Matt Hancock Claims Tories Will Finally Deliver Social Care Reform But Still Cannot Say When
Health secretary Matt Hancock once again refused to outline exactly when the government's plan to fix social care will be announced (Alamy)
The health secretary Matt Hancock said the government remained committed to fixing social care but once again declined to say when exactly a proposal would be outlined.
He was speaking ahead of the Queen’s Speech today where the Prime Minister will outline his legislative agenda for the next year, which campaigners had hoped would finally contain details of the planned reforms.
Boris Johnson entered Downing Street in July 2019 promising to “fix the crisis in social care once and for all”, adding that would be “with a clear plan we have prepared to give every older person the dignity and security they deserve”.
But almost two years on nothing has been announced, and today Hancock once again could not say when actual legislation would be introduced.
Speaking to Sky News he said the Queen's Speech will be "jam-packed" with measures to "level up" the country and deliver on the Conservatives’ manifesto commitments.
But he remained light on actionable specifics when it came to discussing social care. "This is an incredibly important area. We are committed to bringing forward reforms on social care – we are committed to that in our manifesto," he said.
"We will be bringing forward a long-term plan for reform of social care as we come out of Covid, so we can return to delivering on those manifesto commitments that we made.
"We have seen the importance of social care through this crisis. That has strengthened the need for reform, the need for integration with the NHS.”
Appearing on BBC Breakfast he acknowledged more resources are needed to address the "significant injustices" in the social care system.
Hancock said: "There are a number of significant injustices in the way that social care is organised right now. One is that some people – about one in 10 – have these very, very high costs.
"It is very hard to know in advance who that is. Making sure that together as a society we can help people with those costs is important."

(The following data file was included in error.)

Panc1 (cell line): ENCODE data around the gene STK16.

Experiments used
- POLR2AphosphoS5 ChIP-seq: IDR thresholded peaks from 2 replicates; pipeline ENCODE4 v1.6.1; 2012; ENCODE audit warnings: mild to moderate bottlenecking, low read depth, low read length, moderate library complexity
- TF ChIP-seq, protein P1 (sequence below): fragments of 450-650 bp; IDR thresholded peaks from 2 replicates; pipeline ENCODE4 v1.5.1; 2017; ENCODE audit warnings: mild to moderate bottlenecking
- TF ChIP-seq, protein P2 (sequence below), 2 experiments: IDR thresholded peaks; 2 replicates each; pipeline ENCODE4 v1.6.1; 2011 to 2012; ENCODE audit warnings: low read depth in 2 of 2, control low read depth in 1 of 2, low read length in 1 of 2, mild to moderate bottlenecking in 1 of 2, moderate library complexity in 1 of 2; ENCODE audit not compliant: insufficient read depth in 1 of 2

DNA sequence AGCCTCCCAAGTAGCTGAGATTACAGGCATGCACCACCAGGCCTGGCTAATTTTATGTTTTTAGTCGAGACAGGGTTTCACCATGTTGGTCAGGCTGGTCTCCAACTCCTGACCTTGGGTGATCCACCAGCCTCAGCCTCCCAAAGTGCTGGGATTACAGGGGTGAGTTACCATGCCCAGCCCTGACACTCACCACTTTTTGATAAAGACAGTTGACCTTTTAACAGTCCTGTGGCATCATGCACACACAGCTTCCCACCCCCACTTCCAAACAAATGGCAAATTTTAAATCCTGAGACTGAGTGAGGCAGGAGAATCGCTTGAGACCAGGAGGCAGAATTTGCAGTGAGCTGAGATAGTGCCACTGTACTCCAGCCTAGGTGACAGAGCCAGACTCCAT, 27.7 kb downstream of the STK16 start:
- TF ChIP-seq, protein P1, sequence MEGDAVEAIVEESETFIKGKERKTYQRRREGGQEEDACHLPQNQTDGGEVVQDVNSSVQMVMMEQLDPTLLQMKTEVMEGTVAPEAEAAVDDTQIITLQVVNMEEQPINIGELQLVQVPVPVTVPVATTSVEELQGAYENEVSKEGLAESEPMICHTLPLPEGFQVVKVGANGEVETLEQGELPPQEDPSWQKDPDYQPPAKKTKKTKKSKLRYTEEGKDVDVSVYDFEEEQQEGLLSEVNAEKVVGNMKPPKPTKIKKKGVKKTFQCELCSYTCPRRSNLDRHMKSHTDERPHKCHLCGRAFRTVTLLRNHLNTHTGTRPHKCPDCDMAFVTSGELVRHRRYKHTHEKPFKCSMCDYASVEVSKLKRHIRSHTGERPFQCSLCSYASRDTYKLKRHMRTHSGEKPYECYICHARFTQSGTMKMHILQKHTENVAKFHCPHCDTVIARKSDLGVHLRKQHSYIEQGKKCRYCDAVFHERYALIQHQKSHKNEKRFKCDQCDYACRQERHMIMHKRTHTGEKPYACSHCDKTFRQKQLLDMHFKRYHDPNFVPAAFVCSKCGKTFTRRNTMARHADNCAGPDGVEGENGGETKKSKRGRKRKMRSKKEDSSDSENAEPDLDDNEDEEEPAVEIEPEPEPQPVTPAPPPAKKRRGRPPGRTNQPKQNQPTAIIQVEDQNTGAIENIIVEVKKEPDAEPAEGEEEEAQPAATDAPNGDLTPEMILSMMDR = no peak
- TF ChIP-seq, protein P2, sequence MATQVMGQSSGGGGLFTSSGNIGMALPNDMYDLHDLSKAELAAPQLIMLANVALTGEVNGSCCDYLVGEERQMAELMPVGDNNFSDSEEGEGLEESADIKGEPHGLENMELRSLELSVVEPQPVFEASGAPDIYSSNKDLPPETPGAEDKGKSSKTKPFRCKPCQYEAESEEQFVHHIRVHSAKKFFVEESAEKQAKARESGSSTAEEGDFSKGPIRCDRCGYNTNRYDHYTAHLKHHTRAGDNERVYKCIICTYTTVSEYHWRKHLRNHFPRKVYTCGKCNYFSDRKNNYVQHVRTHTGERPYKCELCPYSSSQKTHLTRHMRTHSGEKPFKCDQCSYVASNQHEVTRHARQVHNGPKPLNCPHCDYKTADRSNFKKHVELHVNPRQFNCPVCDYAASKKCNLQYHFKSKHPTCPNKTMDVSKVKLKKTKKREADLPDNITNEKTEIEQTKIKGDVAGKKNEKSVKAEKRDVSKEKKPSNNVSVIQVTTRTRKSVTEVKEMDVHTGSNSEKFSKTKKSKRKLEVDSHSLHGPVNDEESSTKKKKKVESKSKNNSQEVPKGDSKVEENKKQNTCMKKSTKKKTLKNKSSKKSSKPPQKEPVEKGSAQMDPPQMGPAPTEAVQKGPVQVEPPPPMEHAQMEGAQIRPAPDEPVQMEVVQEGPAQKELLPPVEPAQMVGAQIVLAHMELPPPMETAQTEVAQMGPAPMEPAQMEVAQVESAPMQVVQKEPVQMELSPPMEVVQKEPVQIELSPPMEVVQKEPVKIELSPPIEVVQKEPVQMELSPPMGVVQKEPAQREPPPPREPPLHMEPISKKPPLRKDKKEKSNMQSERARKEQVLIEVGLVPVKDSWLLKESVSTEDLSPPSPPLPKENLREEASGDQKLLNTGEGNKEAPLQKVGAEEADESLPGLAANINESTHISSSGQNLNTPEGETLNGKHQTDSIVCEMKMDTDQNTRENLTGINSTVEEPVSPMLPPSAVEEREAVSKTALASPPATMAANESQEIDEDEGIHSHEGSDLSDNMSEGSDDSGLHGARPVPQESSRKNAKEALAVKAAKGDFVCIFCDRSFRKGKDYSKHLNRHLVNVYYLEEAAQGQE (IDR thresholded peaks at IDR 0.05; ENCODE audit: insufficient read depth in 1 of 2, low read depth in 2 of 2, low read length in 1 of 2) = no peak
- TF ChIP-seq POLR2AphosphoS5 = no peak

He added: "We put more money into the system each year. We put an extra billion pounds in last year but I think, as a society, we should really look after people in their older age and it is something that we need to put more and more resources into."
His predecessor as health secretary, Jeremy Hunt, said he hoped a cap on “catastrophically high” care costs will be announced in the Queen's Speech.
Speaking to BBC Radio 4's Today Programme he said: "It's an incredible worry for people. It's a lottery. You don't know, that could be you.
"I think in a civilised society we should find a way of taking away that worry.
"I think there's a big misconception here that this is sort of helping people with expensive houses in the southeast pass on their inheritance."
Another former Cabinet minister, Conservative MP Damian Green, agreed having a cap on care costs was how to stop people having to sell their homes to pay for social care.
But he told Sky News he was frustrated it had taken so long for the issue to be addressed, having commissioned a government green paper on social care when Theresa May was Prime Minister back in 2017.
"I didn't expect the full details in the Queen's Speech, the government produced a white paper on integrating health and social care a couple of months ago and said they would do it this year, which I took as a sign they were going to do it with the comprehensive spending review that we get in the autumn,” he added.
“There's a certain sense in that. I am absolutely insistent that this needs to be the year for action and decision rather than kicking the can down the road any further."
Labour’s shadow foreign secretary Lisa Nandy accused Hancock of repeatedly kicking the can down the road on social care.
"Not ruling it out, but not ruling it in – that's basically what we have had for a really long time," she told Sky.
"It was 22 months ago that the Prime Minister said he would fix social care.
“They have refused to speak to other political parties, they haven't brought forward any concrete changes.
"This Queen's Speech is the moment where they have to start delivering for Britain.”
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